Research / BFI Working PaperJul 27, 2021

Prevalence of COVID-19 in Rural Versus Urban Areas in a Low-Income Country: Findings from a State-Wide Study in Karnataka, India

Manoj Mohanan, Anup Malani, Kaushik Krishnan, Anu Acharya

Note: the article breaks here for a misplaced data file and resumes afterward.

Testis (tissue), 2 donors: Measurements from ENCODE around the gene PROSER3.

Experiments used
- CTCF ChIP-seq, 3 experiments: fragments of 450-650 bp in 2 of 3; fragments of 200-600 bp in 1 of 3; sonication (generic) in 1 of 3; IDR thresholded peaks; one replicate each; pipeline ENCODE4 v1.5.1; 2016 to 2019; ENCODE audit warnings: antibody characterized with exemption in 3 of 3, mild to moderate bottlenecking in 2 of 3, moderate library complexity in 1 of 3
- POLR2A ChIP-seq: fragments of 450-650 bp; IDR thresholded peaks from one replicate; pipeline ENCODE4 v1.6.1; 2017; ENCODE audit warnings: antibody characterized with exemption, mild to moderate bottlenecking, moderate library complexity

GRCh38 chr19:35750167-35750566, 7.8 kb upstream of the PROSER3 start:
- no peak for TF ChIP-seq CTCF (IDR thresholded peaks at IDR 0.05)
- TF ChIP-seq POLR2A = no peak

Although the vast majority of confirmed cases of COVID-19 are in low- and middle-income countries, there are relatively few published studies on the epidemiology of SARS-CoV-2 in these countries. The few there are focus on disease prevalence in urban areas. We conducted state-wide surveillance for COVID-19, in both rural and urban areas of Karnataka between June 15-August 29, 2020. We tested for both viral RNA and antibodies targeting the receptor binding domain (RBD). Adjusted seroprevalence across Karnataka was 46.7% (95% CI: 43.3-50.0), including 44.1% (95% CI: 40.0-48.2) in rural and 53.8% (95% CI: 48.4-59.2) in urban areas. The proportion of those testing positive on RT-PCR, ranged from 1.5 to 7.7% in rural areas and 4.0 to 10.5% in urban areas, suggesting a rapidly growing epidemic. The relatively high prevalence in rural areas is consistent with the higher level of mobility measured in rural areas, perhaps because of agricultural activity. Overall seroprevalence in the state implies that by August at least 31.5 million residents had been infected by August, nearly an order of magnitude larger than confirmed cases. 

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